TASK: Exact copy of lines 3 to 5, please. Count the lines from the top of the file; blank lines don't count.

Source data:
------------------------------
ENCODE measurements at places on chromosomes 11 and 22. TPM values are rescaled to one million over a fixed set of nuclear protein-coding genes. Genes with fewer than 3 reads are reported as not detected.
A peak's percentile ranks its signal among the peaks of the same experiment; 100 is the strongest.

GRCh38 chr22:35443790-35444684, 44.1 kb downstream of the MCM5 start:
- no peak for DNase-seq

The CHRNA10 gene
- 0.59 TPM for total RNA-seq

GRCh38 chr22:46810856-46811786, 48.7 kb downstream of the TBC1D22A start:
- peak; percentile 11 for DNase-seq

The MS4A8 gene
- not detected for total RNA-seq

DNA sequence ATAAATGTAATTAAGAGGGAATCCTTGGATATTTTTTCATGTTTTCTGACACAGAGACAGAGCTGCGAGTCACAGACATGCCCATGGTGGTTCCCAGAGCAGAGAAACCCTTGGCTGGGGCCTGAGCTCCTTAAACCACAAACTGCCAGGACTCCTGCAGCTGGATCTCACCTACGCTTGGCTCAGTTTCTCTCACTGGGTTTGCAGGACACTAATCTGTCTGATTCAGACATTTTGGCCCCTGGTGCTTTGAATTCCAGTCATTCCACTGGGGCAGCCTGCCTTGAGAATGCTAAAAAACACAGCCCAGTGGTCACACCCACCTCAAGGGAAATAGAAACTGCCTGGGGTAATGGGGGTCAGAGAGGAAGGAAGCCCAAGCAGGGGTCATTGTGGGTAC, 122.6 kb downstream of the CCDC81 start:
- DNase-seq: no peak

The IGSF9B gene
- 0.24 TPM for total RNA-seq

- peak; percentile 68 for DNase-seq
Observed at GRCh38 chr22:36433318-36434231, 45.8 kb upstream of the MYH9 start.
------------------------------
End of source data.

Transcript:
GRCh38 chr22:35443790-35444684, 44.1 kb downstream of the MCM5 start:
- no peak for DNase-seq

The CHRNA10 gene